When I was a 1st year Ph.D. student in Prof. Deji Akinwande’s group in 2015, our group had reported state-of-the-art flexible transistors and pioneered wearable applications based on two-dimensional (2D) material. The question then came to me whether I can contribute something new in order to realize a complete flexible system, for example, other essential components such as memory devices. In the same year, Prof. Hersam’s group reported planar 2D memory based on monolayer MoS2. However, the observation is only favorable with a special kind of grain boundary, and as such it is difficult to control it.
Thus, the vertical metal-insulator-metal (MIM) structure stood out, which is the preferred structure for emerging memory in the industry with the added benefit of 3D integration capability. However, it is the conventional thinking in metal oxides that resistance switching cannot scale down below a few nanometers because of excessive leakage. I did not give up since 2D materials can usually have very different properties from the bulk, especially considering their crystalline nature in contrast to disordered metal oxides. My supervisor, Prof. Akinwande, is very open-minded and always encourages and supports us to try out new ideas. In the context of a high failure probability, Xiaohan Wu, who is my main collaborator, and I were surprised to observe stable non-volatile resistive switching (NVRS) in monolayer MoS2 and we first reported this discovery in the desired MIM configuration in 2018 (Nano Lett. 2018, 18, 1, 434–441). We further discovered the thinnest memory device based on monolayer h-BN in 2019 (Adv. Mater. 2019, 31, 1806790). We called these atomically-thin memory devices atomristors.
One of the most outstanding applications for resistive switching behavior is for information storage. In addition, we charted a brand-new application, radio-frequency (RF) switches used in wireless and communication systems (radio, 5G and terahertz frequencies) with state-of-the-art figure of merit based on MoS2 and h-BN atomic sheets (Nature Communications volume 9, Article number: 2524, 2018, and Nature Electronics, volume 3, pages 479–485, 2020).
After the systematic study of NVRS behavior, optimization, and application at the device level, the fundamental mechanism behind the resistive switching was still a mystery. Solving this mystery required more fundamental and atomic level investigations. At the end of 2017, Prof. Akinwande and I wrote a user proposal to Oak Ridge National Lab to start atomic-level studies on this topic. Initial images of MoS2 layers obtained with the scanning tunneling microscope (STM) were promising. However, observing the sequence of events leading to NVRS required far more than getting images of the atomistic layers. A few months later, Dr. Saban Hus, who was a postdoctoral researcher at Oak Ridge National Lab and an expert in transport measurements with STM and Multi-probe STM systems, joined our team. He frequently traveled back to Oak Ridge to conduct the STM experiments and focused on the defects as a potential source of NVRS.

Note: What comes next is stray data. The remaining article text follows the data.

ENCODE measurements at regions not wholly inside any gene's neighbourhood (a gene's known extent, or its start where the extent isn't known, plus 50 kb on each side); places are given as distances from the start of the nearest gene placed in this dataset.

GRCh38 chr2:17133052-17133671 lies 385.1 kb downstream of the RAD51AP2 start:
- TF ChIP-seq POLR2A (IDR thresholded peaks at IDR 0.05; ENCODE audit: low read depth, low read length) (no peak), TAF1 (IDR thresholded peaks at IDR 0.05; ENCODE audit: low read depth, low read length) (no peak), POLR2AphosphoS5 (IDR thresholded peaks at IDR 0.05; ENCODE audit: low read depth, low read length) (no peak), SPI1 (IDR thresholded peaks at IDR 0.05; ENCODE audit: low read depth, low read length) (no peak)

Switching an atomic layer's resistance requires a physical modification of its atomic arrangements, either from a pristine structure to a defective one or between two defective structures. STM was the perfect (possibly the only) tool to observe and create such modifications in a controlled fashion. Saban used gold STM probes to mimic MIM structures at the nanometer scale and observe the modifications on the MoS2 atomic sheet before and after resistive switching events. Given the fragile nature of atomically sharp STM probe and limited control on individual atoms' movement, it took many months of experiments to get conclusive results. At the end, we showed that the resistive switching occurs when a sulfur vacancy is filled with a metal atom migrating from the electrode.
Once these experiments concluded, we did not only solve the mystery behind the resistive switching in 2D monolayers, but we also created the smallest memristor unit, which switches its resistance by the controlled movement of a single gold atom between the electrode and a sulfur vacancy in the MoS2 layer. This was the first direct observation of the switching behavior at the atomistic level in monolayer crystalline films. But the work has a broader implication on the functionalization of defects in 2D materials. With a better understanding of physical mechanisms of resistive switching behavior and new capabilities to alter the defects with atomic precision, we hope to inspire further scientific and applied research in the utilization of atomic defects for applications from high-density memory to quantum computing.
For more information please check out our article “Observation of single-defect memristor in an MoS2 atomic sheet” published in Nature Nanotechnology.